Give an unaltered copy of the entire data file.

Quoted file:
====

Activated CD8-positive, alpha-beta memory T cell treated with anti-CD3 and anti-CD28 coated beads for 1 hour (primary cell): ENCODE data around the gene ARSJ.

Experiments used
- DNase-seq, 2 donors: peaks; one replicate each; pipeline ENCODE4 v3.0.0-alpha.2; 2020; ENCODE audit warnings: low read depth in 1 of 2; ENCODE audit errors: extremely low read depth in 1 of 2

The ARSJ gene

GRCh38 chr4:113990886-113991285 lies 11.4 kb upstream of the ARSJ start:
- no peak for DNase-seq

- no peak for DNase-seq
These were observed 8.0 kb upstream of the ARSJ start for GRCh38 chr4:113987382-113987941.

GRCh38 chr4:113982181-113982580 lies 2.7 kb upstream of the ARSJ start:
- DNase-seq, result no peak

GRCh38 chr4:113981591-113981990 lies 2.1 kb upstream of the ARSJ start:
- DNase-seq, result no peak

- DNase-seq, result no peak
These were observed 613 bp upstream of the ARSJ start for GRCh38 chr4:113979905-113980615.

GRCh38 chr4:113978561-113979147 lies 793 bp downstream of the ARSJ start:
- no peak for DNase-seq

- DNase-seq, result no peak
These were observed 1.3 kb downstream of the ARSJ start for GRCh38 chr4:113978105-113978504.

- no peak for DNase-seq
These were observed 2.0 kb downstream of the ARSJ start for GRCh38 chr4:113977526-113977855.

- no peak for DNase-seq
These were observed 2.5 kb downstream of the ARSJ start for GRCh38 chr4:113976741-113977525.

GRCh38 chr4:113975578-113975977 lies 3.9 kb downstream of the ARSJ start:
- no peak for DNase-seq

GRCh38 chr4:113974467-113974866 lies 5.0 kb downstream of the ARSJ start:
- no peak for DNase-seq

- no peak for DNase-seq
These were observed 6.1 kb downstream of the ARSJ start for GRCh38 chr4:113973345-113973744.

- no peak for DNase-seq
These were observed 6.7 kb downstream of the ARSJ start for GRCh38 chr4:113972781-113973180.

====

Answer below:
Activated CD8-positive, alpha-beta memory T cell treated with anti-CD3 and anti-CD28 coated beads for 1 hour (primary cell): ENCODE data around the gene ARSJ.

Experiments used
- DNase-seq, 2 donors: peaks; one replicate each; pipeline ENCODE4 v3.0.0-alpha.2; 2020; ENCODE audit warnings: low read depth in 1 of 2; ENCODE audit errors: extremely low read depth in 1 of 2

The ARSJ gene

GRCh38 chr4:113990886-113991285 lies 11.4 kb upstream of the ARSJ start:
- no peak for DNase-seq

- no peak for DNase-seq
These were observed 8.0 kb upstream of the ARSJ start for GRCh38 chr4:113987382-113987941.

GRCh38 chr4:113982181-113982580 lies 2.7 kb upstream of the ARSJ start:
- DNase-seq, result no peak

GRCh38 chr4:113981591-113981990 lies 2.1 kb upstream of the ARSJ start:
- DNase-seq, result no peak

- DNase-seq, result no peak
These were observed 613 bp upstream of the ARSJ start for GRCh38 chr4:113979905-113980615.

GRCh38 chr4:113978561-113979147 lies 793 bp downstream of the ARSJ start:
- no peak for DNase-seq

- DNase-seq, result no peak
These were observed 1.3 kb downstream of the ARSJ start for GRCh38 chr4:113978105-113978504.

- no peak for DNase-seq
These were observed 2.0 kb downstream of the ARSJ start for GRCh38 chr4:113977526-113977855.

- no peak for DNase-seq
These were observed 2.5 kb downstream of the ARSJ start for GRCh38 chr4:113976741-113977525.

GRCh38 chr4:113975578-113975977 lies 3.9 kb downstream of the ARSJ start:
- no peak for DNase-seq

GRCh38 chr4:113974467-113974866 lies 5.0 kb downstream of the ARSJ start:
- no peak for DNase-seq

- no peak for DNase-seq
These were observed 6.1 kb downstream of the ARSJ start for GRCh38 chr4:113973345-113973744.

- no peak for DNase-seq
These were observed 6.7 kb downstream of the ARSJ start for GRCh38 chr4:113972781-113973180.